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War Walks on the Home Front at Acton Scott Farm on 27 June (4th June 2015)

War Walks on the Home Front at Acton Scott Farm on 27 June

As part of the Acton Scott Working Farm Museum World War I memorial weekend, ace raconteur, Keith Pybus, will lead a guided walk on Saturday 27 June 2015 at 11am-1.30pm which tells the desperate struggles in this country and in Germany to feed both the armies and the civilian populations.

When the young men on the British farms went to war, they were replaced by tractors, women and German prisoners of war. Half a million horses were requisitioned for military duties.

After the War the Prime Minister Lloyd George wrote "The Home Front is always under-rated … And yet this is where the Great War was won and lost. The German home front fell to pieces before their armies collapsed."

Keith Pybus explained:

"I can’t think of a better place to tell the story of our fight to feed ourselves than Acton Scott. In 1914 this country relied on cheap imported food. About 60% of our food was imported. When more than 170,000 farm workers enlisted – one third of the labour force – they had to be replaced by tractors, by German prisoners of war and soldiers released for the harvest. The U-boats were sinking one in four ships. By 1918 sugar, tea, butter, bread, meat and flour were rationed. Without the 100,000 women, who were on the farms, this country would have starved."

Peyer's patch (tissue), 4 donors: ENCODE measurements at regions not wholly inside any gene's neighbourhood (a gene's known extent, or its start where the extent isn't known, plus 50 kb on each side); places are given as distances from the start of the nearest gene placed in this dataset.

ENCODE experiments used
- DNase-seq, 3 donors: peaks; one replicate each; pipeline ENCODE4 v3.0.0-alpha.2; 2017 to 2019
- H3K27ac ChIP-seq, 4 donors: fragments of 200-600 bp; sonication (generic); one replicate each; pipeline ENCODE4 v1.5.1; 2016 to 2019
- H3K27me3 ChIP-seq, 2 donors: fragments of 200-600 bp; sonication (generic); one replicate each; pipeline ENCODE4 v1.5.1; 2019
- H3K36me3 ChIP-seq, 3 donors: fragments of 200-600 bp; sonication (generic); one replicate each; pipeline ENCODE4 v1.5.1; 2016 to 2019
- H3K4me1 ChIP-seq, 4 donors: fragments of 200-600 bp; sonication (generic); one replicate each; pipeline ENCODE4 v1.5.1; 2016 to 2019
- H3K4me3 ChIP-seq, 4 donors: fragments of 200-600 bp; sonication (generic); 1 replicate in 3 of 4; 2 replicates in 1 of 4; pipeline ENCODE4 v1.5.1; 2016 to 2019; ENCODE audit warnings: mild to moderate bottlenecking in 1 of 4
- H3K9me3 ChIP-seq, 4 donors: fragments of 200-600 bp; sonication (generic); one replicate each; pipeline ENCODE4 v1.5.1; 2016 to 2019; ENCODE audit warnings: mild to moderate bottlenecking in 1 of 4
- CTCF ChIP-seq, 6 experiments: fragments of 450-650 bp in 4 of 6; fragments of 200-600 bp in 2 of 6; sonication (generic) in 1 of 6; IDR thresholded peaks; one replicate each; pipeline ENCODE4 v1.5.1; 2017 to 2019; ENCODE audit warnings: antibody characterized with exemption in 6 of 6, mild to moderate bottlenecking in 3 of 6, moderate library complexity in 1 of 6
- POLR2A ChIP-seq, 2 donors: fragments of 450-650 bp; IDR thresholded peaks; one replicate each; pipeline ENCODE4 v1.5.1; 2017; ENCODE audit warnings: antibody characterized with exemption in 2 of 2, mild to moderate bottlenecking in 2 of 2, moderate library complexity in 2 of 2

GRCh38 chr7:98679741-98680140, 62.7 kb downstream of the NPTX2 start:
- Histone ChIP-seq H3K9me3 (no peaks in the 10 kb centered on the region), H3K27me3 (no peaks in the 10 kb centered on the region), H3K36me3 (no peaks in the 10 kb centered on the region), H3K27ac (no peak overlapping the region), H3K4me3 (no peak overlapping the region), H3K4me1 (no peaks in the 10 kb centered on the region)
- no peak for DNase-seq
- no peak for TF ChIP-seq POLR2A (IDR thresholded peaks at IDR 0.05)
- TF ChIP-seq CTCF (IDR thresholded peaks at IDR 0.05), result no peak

As the war ground on, the shortage of manpower became acute. 500 fit young men in the Shrewsbury prisoner of war camp were far too precious not to put to productive use. Agricultural labour camps were set up in Bromfield, Clee Hill, Cleobury Mortimer, Corfton, and Ellesmere. It was planned to house them in groups of 15-20 men. The PoWs were also used in ones and twos, where a farmer could provide a dormitory and kitchen. The men would walk each morning to work and return in the evening. Work details of 10 men with two guards would also leave from Shrewsbury by train to convenient stations. Farmers were urged to apply at once in time for the harvest. After the harvest some work parties were withdrawn, but many worked until repatriation in 1919.

Keith added:

"Thanks to the researches of the Shropshire War Memorial project, when the walk reaches St Margaret’s Church we can see what happened to men from Acton Scott who went to the war. Edward Jones had worked in the gardens of the Hall for three years and William Carter’s mother lived in the Laundry Cottage. Two sets of brothers from the area also fell in the First World War."

Tickets cost £7 including the walk and entry to Acton Scott Historic Working Farm, plus a voucher for a cup of tea – no ration books required. Advance booking essential via Acton Scott Farm on 01694 781307.

Acton Scott Historic Working Farm is at Wenlock Lodge, Acton Scott, Church Stretton, Shropshire, SY6 6QN.